I also must say that Anne Perry’s writing always makes me read it with a writer’s eye, even as I become so deeply involved in the story. She is one of those authors I both admire and envy. Which means that while I feel it unlikely that I will ever reach the heights of the beauty of her prose, I find myself striving toward the shining example of the excellence of it. Simply put, reading her writing makes me a better writer. My dreamy writerly hope right now is to someday make a reader feel as I did while reading The Shifting Tide.

What a horrifying, yet perfect day to release the brilliant serial killer thriller, The Silence of the Lambs. That happened 25 years ago. Yes, Doctor Hannibal Lecter was unleashed into movie history on Valentine’s Day. How appropriate… if, like me, you consider the movie a love story of sorts.

I’ve seen it that way from the moment I sat down and braced myself to try to get through something so scary. This was years after the movie had been in theaters and on video. At the time it just wasn’t my kind of thing. Though I’d been devouring movies for most of my life, it took the imaginary accompanying fava beans and chiante enjoyed by Doctor Lecter over a misfortunate census taker to push me over the edge of movie going mediocrity and set off down the road toward film connoisseur.

Simply put, The Silence of the Lambs is a masterpiece. As I watched, I was horrified, as expected. I was also intrigued, spellbound, and so impressed by the story and the way it was told on the screen that I had to know the source material. That led me to discovering the work of Thomas Harris, author of the novel The Silence of the Lambs. Since then I’ve read all of his Hannibal Lecter novels, and from the beginning declared him a genius. He paints pictures with words in a rare and beautiful way. In Hannibal, his Florence imagery made me long to go there. For every scene of ugliness and brutality, there are moments of gorgeous phrasing and evocative description. His prose is spare, yet elaborate, and somehow the adaptation of The Silence of the Lambs takes all this on and elaborates on it.

I fell in love with Anthony Hopkins’ work when I saw The Edge, and started watching everything he’s done. I say started because the man is incredibly prolific. I’ve seen scores of his movies, but they never run out! If not for wanting to see all of his movies, I doubt if I would ever have watched The Silence of the Lambs. Now, just because of that one movie, I discovered one of my favorite authors and genres. In fact, I’m working on a serial killer thriller screenplay, and if you’d told me I’d ever do that before I watched The Silence of the Lambs, I would have looked at you in bugeyed horror, like Doctor Chilton when he realized he was being one upped by a female FBI agent in the making. It was simply unthinkable.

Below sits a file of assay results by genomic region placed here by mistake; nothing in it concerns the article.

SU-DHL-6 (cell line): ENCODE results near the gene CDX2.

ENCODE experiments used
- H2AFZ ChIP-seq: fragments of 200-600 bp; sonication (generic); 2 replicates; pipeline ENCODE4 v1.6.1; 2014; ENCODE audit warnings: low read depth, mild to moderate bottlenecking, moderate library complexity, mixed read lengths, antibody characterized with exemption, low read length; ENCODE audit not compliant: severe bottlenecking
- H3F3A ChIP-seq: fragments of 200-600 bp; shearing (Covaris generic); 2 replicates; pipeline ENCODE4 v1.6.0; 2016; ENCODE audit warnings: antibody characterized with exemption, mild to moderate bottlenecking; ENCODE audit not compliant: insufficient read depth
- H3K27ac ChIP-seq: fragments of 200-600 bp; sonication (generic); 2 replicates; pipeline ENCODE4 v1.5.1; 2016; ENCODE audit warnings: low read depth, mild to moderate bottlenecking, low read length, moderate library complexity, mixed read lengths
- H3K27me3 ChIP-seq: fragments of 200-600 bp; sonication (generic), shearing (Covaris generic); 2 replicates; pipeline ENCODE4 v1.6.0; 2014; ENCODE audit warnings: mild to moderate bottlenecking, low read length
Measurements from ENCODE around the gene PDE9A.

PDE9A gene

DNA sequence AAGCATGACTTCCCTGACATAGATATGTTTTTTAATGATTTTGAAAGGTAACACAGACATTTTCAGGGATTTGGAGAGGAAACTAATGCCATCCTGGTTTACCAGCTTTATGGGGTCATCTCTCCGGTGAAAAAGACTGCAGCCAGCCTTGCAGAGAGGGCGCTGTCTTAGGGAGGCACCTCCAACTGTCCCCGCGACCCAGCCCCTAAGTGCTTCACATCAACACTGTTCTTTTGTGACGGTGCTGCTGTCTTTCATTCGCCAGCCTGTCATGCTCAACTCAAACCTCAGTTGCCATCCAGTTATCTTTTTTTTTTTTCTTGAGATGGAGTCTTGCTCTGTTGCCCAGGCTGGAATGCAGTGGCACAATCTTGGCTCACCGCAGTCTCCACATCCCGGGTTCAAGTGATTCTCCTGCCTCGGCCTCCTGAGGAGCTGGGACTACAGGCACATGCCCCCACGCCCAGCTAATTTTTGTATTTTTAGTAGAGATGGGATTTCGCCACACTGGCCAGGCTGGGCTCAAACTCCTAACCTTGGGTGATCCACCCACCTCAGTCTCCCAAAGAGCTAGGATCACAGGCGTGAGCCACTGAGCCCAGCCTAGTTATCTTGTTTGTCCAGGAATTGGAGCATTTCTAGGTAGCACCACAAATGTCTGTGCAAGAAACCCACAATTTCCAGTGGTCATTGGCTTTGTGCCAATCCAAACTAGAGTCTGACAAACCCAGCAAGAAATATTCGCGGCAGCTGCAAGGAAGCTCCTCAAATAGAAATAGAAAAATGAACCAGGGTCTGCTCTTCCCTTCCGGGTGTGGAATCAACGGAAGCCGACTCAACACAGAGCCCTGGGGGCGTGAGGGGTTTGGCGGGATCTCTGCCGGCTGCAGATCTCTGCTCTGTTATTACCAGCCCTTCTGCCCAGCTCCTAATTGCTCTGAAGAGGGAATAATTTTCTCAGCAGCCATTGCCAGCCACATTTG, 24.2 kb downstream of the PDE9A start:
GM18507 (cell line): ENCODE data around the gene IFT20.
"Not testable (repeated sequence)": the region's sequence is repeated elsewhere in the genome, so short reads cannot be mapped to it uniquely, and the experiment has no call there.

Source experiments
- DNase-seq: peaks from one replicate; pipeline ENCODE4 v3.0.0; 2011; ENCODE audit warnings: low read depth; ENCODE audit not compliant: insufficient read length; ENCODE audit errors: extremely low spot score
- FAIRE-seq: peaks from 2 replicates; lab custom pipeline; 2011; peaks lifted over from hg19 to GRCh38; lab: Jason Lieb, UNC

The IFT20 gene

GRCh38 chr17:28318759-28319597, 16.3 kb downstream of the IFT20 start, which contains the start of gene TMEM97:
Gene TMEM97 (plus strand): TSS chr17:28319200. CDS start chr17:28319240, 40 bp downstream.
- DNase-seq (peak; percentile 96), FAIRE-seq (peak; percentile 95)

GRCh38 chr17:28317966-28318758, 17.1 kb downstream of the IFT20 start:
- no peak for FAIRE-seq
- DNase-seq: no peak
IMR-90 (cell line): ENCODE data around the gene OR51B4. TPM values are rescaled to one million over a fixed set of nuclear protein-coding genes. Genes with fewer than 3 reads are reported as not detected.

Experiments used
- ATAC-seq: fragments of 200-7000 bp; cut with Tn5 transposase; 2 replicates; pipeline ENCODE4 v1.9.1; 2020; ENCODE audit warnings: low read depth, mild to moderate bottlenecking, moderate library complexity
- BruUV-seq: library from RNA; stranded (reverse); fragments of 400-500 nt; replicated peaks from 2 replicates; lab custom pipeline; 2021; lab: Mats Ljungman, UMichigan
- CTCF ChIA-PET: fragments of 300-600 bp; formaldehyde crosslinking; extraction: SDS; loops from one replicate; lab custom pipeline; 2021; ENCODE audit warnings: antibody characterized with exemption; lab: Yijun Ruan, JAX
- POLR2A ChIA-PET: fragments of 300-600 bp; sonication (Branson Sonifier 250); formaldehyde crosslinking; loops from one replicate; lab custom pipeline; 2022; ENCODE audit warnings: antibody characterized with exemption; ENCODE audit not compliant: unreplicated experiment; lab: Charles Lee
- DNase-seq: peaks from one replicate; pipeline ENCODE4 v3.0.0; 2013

So now on the 25th anniversary of the release of a movie that was not only a chilling study in crime and criminal hunters, but also a subtley romantic story of the crush from hell told in nuanced glances, fleeting vocal adoration, and one alarmingly lingering touch, I celebrate a movie that opened my eyes to a new world of possibility and led me to a future that is now my present screenwriting endeavor. If not for that movie, I might never have discovered that labeling something horror did not mean that’s all it was, that it would be exclusively horrifying, that I wouldn’t…couldn’t enjoy it. Just as you can’t judge a book by its cover, you can’t judge a movie by its genre.

The Silence of the Lambs remains a testament to the talent that went into its existence. It also continues to make me be creeped out by the obvious elements, but also such simple things as sewing patterns, lotion, and moths. It puts the images in its mind….

Entertainment Weekly article about the 25th anniversary of The Silence of the Lambs

The Silence of the Lambs Trailer

Check out @CartBlanch’s Tweet:

This tweeted pic contains some shocking rejection numbers of books by famous authors. As painful as it had to have been to keep going in the face of such disheartening discouragement, it’s incredibly encouraging to see it spelled out so starkly that perseverance really does mean something. These are authors we know through their books and love for the life they gave to unforgettable characters and stories. I’m keeping this where I can easily see it, so the inevitable days of rejection and the stress it can bring won’t sting so badly or so long as they would without the reminder of the amazing company all serious writers keep in the struggle to be seen and heard and thrilled to and cherished.

@CartBlanch’s Tweet